The Pakistan Electronic Media Authority’s (PEMRA) move to send a notice to NewsOne over the abuse hurled at Marvi Sirmed, an analyst by Hafiz Hamdullah deserves a mixed reaction. PEMRA has charged the channel responsible for failing on two counts. On one level, the host is deemed responsible for failing to control her guests intentionally. And on the other, the show was not aired live, and hence did not need to feature the altercation. The first charge may be a bit harsh, considering the footage does show the host trying to calm the situation, but it also shows her failing, to a point where Ms Sirmed could have been physically attacked, which is absolutely inexcusable – not to mention to verbal expletives that were hurled in her direction. For this, the TV channel must have an answer. Channels have a responsibility to protect their guests, and not look to increase ratings at the expense of their physical or emotional harm.

Hafiz Hamdullah’s actions and words have proved beyond a doubt that he is a misogynist, prone to defending to clerics even when they are in the wrong purely out of spite, if nothing else. While the recording could definitely have been moderated, allowing the public to see it opens their eyes to the reaction of the clergy every time they are criticised. It also gives Ms Sirmed incontrovertible proof of the abuse and threat of assault levelled against her in the most unexpected of places, considering that principally, the objective of these shows is to debate, and not literally go for the jugular each time an opponent scores a valid point. But all of that having been said, PEMRA, as a regulatory body is justified in wondering why this fight was aired if the show was not live.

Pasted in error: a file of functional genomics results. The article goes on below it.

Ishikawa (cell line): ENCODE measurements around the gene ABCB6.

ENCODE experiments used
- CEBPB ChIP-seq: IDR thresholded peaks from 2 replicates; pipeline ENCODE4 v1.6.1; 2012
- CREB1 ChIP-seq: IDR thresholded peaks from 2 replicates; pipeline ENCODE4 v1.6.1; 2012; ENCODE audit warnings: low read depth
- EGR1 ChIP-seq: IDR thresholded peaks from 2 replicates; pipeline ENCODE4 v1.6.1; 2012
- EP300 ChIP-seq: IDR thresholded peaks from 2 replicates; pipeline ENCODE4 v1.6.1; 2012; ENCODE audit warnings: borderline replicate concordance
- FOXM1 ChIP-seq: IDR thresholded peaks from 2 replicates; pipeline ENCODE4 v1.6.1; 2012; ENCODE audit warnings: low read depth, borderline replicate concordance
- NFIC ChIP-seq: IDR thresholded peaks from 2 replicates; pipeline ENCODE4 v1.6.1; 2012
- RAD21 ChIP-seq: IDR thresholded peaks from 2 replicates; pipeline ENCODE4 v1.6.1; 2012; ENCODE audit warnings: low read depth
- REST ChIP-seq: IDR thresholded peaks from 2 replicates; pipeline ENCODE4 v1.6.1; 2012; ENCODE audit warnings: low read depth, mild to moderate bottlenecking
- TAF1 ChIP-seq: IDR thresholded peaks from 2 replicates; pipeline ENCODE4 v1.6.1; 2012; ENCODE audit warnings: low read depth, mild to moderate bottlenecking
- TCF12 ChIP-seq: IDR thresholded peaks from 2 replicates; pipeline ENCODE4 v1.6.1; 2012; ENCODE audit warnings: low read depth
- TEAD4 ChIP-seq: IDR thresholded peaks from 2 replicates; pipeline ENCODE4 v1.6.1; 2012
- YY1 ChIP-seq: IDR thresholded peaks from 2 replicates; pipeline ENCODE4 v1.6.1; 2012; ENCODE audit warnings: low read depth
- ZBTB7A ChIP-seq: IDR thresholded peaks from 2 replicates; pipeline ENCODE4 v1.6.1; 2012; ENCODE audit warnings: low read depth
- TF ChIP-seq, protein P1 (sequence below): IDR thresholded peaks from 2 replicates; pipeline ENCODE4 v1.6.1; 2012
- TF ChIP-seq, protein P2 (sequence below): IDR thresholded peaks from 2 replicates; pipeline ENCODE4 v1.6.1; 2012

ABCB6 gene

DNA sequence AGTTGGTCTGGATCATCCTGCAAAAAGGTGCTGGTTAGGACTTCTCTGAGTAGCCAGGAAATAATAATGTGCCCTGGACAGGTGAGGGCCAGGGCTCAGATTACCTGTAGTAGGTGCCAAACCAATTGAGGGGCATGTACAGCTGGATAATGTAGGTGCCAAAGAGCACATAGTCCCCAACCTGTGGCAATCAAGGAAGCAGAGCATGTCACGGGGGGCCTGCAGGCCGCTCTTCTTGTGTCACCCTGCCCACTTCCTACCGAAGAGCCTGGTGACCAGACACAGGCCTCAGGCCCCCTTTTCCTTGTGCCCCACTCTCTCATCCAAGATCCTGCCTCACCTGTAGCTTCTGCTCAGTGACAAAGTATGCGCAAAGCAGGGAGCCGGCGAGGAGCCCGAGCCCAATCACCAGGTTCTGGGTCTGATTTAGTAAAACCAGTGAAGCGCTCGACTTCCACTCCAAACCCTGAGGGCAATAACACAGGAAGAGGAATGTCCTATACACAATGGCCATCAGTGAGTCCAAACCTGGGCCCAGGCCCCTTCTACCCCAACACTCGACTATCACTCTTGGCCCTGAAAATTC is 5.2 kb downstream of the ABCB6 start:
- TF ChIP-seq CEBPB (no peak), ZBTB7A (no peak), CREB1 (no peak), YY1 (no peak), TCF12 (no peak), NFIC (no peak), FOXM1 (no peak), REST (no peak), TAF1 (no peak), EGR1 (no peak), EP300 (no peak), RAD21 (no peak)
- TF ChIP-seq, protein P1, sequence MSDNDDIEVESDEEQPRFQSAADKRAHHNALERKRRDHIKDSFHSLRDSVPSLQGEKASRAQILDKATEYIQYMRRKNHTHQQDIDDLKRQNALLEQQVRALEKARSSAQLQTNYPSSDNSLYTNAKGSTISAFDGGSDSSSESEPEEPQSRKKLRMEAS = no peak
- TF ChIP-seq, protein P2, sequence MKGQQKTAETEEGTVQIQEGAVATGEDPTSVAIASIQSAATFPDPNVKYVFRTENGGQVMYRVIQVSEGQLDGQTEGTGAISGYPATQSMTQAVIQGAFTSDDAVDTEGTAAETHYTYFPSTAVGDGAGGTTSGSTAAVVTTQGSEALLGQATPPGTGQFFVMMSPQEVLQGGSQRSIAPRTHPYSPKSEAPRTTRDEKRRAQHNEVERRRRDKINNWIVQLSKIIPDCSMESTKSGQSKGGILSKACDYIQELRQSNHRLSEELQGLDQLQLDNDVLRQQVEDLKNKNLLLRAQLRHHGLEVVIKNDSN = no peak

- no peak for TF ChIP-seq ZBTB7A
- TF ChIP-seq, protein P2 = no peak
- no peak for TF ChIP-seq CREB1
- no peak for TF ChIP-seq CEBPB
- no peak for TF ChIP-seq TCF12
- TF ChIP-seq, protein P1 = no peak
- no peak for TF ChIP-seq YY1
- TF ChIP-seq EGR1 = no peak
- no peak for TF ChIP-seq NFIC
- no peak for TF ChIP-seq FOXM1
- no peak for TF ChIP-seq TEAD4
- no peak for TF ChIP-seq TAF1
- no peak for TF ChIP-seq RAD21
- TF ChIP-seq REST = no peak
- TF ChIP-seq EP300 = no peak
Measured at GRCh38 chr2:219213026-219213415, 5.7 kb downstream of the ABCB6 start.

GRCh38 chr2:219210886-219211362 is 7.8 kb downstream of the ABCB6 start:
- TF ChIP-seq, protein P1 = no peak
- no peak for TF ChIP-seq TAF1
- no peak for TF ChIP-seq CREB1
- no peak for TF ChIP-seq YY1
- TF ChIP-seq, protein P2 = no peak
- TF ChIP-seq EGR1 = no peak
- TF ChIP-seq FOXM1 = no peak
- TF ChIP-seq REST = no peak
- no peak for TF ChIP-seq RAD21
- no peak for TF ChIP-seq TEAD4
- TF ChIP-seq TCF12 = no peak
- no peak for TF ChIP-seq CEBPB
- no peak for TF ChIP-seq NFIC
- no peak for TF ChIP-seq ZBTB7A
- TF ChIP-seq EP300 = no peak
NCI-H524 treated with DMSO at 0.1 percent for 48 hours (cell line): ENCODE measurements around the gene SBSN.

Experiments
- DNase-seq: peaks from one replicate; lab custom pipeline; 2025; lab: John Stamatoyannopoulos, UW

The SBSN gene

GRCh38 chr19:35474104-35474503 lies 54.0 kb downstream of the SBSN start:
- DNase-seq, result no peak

What happened in this show is unforgivable, but also not unexpected given the nature of the talk shows that the public is almost addicted to as well as the patriarchy’s embedded violence. Talk show hosts regularly invite people that spew vitriol given the least opportunity, and then pit them against their vocal opponents with little or no moderation. The brutal truth is that the media thrives on such content, and relishes the opportunity to add drama to affairs that should be discussed in the most serious of ways. PEMRA’s duty then should be to look to restructure this inherently flawed system, instead of charging channels after the instance of misconduct has already taken place. The objective should be to prevent, not react.